MANILA, Philippines – Precinct count optical scan (PCOS) machines to be used in the 2013 midterm elections may not work unless PCOS supplier Smartmatic irons out a legal dispute with its software supplier.
Former Commission on Elections (Comelec) commissioner Gus Lagman said Smartmatic filed a case against Dominion, the owner of the PCOS machine technology used in automating the 2010 national elections.
Smartmatic’s software license agreement with Dominion was terminated in May 2012. The agreement allows Smartmatic to use Dominion software to operate the PCOS machines, as well as install necessary software upgrades to enhance and address glitches in the system.
Lagman said Smartmatic never denied that they used Dominion technology. However, he said Smartmatic should either own the software or written it themselves.
“Comelec did not do anything about it. Problema ito dahil kung walang lisensiya from Dominion, paano gagamitin software? Eto nagpapagtakbo ng makina para gawin ng PCOS machine dapat gawin. Yun ang babasa ng balota na fine-feed ng botante. Siya rin magtatabulate, niyan. Siya rin magbabato. Sung wala software, di gagalaw iyan," he said.
"Kung grumabe pa labanan ng Dominion, if it does not improve and dispute is not resolved before 2013 elections, true it can doom the elections,” he said.
Lagman, who recently joined the poll watchdog AES Watch, said Smartmatic confirmed in its complaint that the Dominion software has defects.
"Inamin ng Smartmatic na may errors sa software. Di lang binuksan resulta nung 2010 kasi laki lamang ni (President Aquino). More than 5 million votes lamang. Swerte Comelec,” he said.
Lagman showed ABS-CBN a copy of the complaint Smartmatic International Corporation filed against Dominion Voting Systems International Corporation, Dominion Voting Systems Inc, Dominion Voting Systems Corporation and Iron Mountain Intellectual Property Management Inc. in the court of chancery of the state of Delaware, in the United States. The case was filed September 11, 2012.
The complaint said that in 2009, Dominion gave Smartmatic a worldwide license agreement to market, use and sell PCOS voting systems using Dominion's optical scan voting system technology.
The agreement calls for Dominion to provide Smartmatic with hardware, software, firmware and technical support.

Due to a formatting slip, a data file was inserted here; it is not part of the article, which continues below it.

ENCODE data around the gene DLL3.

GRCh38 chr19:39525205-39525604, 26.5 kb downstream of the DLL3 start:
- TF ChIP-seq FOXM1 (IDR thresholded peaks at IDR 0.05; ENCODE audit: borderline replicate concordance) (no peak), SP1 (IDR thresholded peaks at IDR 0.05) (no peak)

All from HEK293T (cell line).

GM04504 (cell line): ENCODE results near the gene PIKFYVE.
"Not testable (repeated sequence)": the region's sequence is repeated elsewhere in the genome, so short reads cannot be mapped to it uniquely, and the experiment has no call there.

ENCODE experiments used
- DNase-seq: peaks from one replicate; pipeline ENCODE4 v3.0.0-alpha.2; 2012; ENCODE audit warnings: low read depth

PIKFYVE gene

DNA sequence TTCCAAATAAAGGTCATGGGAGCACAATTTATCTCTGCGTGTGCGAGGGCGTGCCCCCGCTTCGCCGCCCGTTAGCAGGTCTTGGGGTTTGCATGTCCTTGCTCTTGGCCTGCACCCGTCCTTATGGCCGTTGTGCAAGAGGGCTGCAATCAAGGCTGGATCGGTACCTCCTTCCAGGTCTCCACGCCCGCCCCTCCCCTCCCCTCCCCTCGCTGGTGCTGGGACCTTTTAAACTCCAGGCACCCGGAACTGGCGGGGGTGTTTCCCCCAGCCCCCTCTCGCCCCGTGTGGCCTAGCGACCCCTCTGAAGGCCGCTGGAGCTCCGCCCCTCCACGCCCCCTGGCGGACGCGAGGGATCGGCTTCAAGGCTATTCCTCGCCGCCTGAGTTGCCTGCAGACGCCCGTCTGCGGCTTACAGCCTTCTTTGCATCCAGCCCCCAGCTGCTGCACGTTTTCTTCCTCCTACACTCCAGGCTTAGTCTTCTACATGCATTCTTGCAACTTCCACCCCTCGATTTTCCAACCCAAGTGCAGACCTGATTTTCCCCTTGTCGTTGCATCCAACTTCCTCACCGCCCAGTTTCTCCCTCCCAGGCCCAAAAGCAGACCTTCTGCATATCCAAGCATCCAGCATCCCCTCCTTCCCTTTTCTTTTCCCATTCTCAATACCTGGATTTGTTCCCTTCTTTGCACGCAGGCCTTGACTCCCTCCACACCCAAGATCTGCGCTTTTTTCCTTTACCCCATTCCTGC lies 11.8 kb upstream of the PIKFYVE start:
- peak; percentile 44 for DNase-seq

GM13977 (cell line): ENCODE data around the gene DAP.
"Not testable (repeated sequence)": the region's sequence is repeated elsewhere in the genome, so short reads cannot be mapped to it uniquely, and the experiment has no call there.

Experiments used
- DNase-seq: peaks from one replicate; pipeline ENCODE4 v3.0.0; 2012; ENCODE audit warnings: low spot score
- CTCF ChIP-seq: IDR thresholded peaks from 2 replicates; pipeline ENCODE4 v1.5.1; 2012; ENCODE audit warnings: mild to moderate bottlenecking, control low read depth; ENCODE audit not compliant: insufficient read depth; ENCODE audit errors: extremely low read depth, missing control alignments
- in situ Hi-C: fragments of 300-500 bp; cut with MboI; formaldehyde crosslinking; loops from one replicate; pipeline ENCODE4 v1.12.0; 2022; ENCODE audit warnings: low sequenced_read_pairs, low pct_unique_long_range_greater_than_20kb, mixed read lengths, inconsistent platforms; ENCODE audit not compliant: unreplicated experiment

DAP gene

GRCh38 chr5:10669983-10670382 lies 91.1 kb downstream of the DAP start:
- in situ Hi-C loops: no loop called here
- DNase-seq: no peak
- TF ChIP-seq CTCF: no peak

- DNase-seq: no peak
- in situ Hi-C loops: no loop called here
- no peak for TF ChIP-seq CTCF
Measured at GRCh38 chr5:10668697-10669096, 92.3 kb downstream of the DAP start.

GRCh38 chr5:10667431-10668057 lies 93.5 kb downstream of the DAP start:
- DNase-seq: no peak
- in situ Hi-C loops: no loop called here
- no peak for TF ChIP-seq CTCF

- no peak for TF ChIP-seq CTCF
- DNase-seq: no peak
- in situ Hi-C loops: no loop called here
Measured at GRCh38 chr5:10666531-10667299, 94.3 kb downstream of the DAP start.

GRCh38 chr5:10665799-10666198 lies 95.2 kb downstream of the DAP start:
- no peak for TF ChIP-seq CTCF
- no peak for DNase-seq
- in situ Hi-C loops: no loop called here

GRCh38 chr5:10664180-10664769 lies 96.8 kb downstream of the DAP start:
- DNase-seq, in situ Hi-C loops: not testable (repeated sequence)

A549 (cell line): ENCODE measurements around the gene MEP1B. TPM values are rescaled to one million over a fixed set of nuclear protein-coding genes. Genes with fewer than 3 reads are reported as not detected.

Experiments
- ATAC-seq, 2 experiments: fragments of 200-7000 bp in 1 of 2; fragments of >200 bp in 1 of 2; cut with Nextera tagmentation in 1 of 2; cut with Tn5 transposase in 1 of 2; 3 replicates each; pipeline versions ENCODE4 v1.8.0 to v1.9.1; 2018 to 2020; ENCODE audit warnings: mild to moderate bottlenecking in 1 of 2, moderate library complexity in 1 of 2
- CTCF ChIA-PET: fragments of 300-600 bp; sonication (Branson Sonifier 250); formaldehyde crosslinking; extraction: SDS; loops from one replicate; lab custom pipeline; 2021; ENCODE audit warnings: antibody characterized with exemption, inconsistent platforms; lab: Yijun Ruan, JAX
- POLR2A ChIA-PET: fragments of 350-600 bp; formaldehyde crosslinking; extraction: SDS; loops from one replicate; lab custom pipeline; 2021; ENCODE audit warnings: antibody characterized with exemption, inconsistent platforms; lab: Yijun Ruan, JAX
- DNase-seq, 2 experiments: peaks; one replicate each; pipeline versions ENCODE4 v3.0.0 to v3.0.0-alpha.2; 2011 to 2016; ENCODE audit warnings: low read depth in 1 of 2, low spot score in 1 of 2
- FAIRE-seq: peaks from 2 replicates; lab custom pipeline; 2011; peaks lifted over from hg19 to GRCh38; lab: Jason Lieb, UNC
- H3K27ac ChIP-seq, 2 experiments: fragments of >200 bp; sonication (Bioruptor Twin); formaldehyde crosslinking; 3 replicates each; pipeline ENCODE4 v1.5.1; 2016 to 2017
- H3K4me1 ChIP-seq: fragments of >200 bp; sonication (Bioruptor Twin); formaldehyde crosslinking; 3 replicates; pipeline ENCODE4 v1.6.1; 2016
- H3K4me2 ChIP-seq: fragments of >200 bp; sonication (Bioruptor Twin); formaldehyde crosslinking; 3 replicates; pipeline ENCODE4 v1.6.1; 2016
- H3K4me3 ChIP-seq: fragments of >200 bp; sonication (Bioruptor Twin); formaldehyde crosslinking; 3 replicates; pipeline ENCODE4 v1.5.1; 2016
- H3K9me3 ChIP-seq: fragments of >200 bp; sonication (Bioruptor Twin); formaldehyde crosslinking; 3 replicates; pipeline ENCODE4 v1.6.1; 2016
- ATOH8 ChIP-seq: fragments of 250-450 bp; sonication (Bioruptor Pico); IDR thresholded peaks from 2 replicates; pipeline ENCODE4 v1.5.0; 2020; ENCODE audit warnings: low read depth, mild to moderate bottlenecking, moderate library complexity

Lagman said the complaint even raises questions about the accuracy of the 2010 Philippine elections.
In the complaint, Smartmatic alleged Dominion failed in its obligations by among others, failing to deliver fully functional technology for use in the 2010 Philippine National elections, failing to provide timely technical support during and after the Philippines' election and failing to place in escrow with Iron Mountain International the required source code, hardware design and manufacturing information.
Lagman said that under the terms of reference for the automation of the 2010 elections, Smartmatic should have owned the technology.
Dominion terminated the agreement on May 23, 2012 following Smartmatic's requests for enhancements to the PCOS technology.
On June 6, 2012, Dominion notified Smartmatic it would agree to the enhancements subject to new payment terms.
Lagman explained that enhancements are akin to software updates on mobile phones, which cures bugs and glitches in the machines.
‘Congress should investigate’
Lagman and AESwatch call on the Joint Congressional Oversight Committee led by Senator Miriam Santiago to investigate the problem.
He said the JCOC has not convened since the 2010 elections to assess the performance of Smartmatic. "It should have convened itself within 6 months."
The former Comelec official said this does not necessarily mean a return to manual elections since the Comelec can always bid for other technology.
Smartmatic President Cesar Flores sent this statement when sought for comment.
"As we stated in our worldwide press release, distributed immediately after the filing, none of our customers will be affected in any negative way by this lawsuit. Smartmatic is fully capable to provide all support to Comelec and all customers, regardless of any rifts with any of its providers.”
“For the Philippines, we draw on our extensive experience, and we will incorporate the modifications and enhancements to the election system purchased by COMELEC that were requested and completed in 2011. Smartmatic's action is a legitimate commercial complaint against a sub-provider that did not honor its agreement, and did not deliver what was expected. Business as usual."